Pulp Pantry is making use of the 1 million pounds of pulp that a single large commercial juicery might produce each year by reinventing classic childhood snacks using fresh fruit and vegetable juice pulp. This pulp that might otherwise end up in a landfill is full of fiber and contains half the nutrients of a whole fruit or vegetable with only one-third of the sugar. RIND Snacks keeps the peel on its dried fruit to maximize nutrition and minimize waste given that edible peels represent an estimated 15% of the 1.3 billion tons of annual food waste.  Focusing on seafood waste, OneForNeptune creates sustainable seafood jerky from undervalued and underutilized white fish that is traceable to small-scale US West Coast fisheries.


Functional Beverages

Beverage categories are evolving from their traditional, well-defined characteristics to include multipurpose beverages that provide value beyond taste and thirst satiation. RaboResearch estimates that by 2030, the leading beverage companies are less likely to be defined by category.  Instead, they will be differentiated by consumption occasion and consumer needs, with portfolios straddling multiple existing and crossover products. Combining the benefits of energy drinks and nutritional beverages, BrainJuice created an all-natural brain supplement in a highly absorbable shot that supports focus, clarity, memory and good mood.  Sweetie Pie Organics is also integrating nutrition in its lactation smoothie to help make pregnancy and motherhood easier. Additionally, Rise Brewing Co. is blurring the categories of beer, coffee and energy drinks with the world’s first and only line of shelf-stable, organic nitro cold brew coffee and oat milk lattes in kegs and cans.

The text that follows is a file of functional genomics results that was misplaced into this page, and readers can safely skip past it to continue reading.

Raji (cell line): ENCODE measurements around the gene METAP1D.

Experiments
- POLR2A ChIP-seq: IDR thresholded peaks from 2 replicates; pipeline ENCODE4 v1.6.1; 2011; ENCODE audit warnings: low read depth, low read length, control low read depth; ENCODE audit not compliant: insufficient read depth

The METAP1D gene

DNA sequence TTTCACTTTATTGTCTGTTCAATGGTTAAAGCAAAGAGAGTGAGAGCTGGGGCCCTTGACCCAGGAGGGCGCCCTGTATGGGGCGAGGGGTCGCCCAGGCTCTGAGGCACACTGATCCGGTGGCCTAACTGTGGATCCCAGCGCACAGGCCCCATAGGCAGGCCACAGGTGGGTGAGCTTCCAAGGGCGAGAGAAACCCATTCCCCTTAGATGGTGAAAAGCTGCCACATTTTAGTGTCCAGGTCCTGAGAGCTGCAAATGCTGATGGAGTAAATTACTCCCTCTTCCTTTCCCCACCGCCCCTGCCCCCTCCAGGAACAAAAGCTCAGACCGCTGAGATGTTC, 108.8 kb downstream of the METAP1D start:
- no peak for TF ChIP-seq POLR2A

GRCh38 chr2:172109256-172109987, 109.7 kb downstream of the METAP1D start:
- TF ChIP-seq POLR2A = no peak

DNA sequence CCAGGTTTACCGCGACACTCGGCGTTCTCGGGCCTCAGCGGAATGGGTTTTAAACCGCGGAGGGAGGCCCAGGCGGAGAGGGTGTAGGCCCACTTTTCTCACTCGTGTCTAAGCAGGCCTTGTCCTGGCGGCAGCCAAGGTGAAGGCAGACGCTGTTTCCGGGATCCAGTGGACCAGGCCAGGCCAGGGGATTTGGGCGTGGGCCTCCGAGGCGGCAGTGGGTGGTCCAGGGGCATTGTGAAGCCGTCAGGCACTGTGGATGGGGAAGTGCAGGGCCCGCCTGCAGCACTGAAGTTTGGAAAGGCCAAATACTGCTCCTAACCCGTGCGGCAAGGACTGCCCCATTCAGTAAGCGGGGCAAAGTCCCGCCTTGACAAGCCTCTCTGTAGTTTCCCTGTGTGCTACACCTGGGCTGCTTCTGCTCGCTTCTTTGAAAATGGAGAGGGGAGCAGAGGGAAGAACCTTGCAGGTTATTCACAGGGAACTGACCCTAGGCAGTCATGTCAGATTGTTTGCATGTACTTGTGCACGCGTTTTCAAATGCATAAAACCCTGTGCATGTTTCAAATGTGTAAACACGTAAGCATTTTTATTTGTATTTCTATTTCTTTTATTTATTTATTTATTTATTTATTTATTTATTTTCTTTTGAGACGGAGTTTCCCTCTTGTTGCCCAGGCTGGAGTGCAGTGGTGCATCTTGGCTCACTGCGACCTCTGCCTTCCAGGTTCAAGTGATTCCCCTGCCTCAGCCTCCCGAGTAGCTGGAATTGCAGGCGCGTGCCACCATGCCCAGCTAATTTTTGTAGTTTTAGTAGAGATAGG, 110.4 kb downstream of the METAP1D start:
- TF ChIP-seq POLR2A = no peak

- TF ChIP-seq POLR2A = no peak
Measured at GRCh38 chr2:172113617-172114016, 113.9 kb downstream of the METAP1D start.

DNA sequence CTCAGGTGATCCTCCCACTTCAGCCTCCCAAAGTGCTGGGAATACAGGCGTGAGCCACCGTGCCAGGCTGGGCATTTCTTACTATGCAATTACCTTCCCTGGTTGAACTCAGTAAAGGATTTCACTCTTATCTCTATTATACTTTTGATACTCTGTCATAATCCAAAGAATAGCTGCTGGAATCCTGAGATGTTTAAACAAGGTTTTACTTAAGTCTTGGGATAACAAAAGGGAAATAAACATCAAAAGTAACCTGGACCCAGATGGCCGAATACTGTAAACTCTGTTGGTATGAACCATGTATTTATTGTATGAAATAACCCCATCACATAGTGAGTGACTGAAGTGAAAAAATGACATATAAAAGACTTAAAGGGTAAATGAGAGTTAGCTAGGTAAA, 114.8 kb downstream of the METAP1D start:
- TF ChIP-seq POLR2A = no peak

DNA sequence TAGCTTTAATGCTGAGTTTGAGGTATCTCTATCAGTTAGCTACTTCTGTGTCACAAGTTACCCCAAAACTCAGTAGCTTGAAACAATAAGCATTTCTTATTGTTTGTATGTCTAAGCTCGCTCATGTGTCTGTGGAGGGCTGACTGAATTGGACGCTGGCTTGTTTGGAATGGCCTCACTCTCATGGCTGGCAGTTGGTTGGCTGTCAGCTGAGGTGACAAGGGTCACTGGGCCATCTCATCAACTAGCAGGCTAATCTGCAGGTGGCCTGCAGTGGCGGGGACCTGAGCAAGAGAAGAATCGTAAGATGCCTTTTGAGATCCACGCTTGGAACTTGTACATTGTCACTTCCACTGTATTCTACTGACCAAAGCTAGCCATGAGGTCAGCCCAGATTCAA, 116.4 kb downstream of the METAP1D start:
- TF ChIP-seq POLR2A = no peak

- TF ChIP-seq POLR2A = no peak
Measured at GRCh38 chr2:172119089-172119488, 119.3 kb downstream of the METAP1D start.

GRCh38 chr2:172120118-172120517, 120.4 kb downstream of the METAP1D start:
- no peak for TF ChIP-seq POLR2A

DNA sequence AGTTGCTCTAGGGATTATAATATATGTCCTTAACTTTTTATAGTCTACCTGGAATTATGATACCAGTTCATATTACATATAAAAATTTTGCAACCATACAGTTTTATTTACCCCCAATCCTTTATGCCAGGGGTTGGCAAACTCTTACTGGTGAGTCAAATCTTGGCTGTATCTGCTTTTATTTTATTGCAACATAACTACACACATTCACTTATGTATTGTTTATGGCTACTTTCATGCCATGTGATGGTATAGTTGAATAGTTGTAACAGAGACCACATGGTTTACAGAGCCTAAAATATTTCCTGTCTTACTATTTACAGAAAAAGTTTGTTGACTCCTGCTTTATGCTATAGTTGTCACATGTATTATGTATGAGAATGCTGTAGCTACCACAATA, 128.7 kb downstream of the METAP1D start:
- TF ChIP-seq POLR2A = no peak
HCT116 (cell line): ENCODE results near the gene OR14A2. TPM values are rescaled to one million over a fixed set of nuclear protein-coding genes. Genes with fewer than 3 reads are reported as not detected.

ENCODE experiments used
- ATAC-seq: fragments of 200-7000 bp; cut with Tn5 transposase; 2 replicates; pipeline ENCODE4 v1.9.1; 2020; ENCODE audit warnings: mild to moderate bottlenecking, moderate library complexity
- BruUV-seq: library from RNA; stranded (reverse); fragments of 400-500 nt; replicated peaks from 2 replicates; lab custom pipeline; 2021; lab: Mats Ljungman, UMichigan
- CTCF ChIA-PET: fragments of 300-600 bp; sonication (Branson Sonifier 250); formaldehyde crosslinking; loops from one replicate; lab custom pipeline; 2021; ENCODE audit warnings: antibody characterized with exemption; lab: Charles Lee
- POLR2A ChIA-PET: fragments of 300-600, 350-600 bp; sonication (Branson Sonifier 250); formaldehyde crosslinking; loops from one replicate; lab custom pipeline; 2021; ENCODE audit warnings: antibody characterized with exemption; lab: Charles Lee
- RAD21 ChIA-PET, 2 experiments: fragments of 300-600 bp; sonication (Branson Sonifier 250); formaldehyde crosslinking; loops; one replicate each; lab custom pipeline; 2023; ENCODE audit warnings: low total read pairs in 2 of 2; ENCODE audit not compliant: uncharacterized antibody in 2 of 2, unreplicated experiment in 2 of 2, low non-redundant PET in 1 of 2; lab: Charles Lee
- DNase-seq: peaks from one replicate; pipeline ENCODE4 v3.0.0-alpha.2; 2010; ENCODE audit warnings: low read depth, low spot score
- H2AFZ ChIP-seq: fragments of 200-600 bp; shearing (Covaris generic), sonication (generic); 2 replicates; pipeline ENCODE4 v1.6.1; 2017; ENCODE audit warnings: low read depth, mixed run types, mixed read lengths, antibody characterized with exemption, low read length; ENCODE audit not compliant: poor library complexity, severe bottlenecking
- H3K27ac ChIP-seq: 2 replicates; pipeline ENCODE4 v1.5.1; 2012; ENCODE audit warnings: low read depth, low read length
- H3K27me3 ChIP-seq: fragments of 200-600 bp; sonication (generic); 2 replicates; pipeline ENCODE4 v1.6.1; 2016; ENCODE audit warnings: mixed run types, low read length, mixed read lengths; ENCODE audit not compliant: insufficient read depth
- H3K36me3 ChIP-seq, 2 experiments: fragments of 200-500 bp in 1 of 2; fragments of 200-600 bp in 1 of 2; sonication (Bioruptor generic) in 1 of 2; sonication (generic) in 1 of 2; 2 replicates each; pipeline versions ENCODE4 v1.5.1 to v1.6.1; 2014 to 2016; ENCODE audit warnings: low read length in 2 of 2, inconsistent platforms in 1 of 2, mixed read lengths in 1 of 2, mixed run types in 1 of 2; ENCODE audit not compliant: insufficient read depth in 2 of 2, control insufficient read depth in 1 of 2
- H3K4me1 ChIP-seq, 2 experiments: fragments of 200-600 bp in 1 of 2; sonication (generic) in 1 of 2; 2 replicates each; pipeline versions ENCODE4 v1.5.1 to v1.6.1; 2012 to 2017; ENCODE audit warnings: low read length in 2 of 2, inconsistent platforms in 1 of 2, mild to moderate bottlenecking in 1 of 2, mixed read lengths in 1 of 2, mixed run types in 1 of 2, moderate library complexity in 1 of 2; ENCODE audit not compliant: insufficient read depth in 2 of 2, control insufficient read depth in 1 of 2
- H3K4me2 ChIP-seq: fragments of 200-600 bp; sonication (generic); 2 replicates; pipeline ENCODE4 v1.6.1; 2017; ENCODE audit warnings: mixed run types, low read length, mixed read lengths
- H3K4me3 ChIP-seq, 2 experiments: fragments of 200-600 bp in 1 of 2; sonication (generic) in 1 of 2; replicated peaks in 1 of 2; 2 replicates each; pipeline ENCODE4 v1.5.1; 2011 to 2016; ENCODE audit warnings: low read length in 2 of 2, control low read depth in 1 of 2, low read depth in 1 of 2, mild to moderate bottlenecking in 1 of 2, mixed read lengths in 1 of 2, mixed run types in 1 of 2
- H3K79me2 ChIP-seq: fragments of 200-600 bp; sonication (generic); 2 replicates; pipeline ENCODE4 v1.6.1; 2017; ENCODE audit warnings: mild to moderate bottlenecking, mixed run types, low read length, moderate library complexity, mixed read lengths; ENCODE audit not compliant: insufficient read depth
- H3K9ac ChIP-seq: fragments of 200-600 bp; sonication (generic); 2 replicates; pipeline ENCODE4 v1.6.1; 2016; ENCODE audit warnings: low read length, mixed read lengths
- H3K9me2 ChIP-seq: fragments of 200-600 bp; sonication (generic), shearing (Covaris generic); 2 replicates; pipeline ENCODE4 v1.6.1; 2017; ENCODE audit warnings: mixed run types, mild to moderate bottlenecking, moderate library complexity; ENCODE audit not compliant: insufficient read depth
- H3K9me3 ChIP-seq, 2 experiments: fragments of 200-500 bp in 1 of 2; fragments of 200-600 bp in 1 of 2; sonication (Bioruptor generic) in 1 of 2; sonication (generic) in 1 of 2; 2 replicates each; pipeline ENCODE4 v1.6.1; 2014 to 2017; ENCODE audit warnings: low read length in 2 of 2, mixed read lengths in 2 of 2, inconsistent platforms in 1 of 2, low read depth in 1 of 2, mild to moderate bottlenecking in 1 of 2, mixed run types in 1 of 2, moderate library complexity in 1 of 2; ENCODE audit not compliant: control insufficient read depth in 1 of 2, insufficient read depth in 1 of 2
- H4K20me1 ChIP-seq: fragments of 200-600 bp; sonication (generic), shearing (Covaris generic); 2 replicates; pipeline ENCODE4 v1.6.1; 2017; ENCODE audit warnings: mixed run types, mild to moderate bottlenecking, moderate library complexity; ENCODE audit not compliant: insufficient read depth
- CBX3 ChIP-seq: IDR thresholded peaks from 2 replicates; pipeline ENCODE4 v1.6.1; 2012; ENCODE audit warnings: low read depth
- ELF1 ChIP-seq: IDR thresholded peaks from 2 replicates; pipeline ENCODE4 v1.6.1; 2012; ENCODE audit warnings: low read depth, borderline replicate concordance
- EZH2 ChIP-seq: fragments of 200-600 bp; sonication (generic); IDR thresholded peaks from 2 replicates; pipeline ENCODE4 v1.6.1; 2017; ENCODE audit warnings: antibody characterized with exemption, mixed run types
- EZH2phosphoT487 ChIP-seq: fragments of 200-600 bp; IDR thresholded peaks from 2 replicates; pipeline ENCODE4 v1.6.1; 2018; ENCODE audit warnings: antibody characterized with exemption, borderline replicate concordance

Farmer-First Technology

Agricultural technology is rapidly improving with innovative developments reshaping the industry and allowing for more sustainable and productive farms. Helping farmers save the 12% of crops lost each year to microscopic roundworms, Pheronym offers nontoxic solutions for plant protection through the use of pheromones to control the worms’ behavior and development. SomaDetect, winner of the Judges’ Choice Award, is a deep learning and AI dairy company that developed an in-line optical sensor to measure every compound in raw milk from every cow at every milking. As measurements are taken, information is sent to the cloud within seconds and is accessible to farmers by phone or computer so that they can make critical decisions in a timely manner. Dropnostix has also created a farmer-first technology in the form of sensor-based cow monitoring. Through a small sensor that is ingested and then permanently inside the animal, farmers have greater insight into herd health by continuously receiving data on temperature, movement and digestive activity for each cow.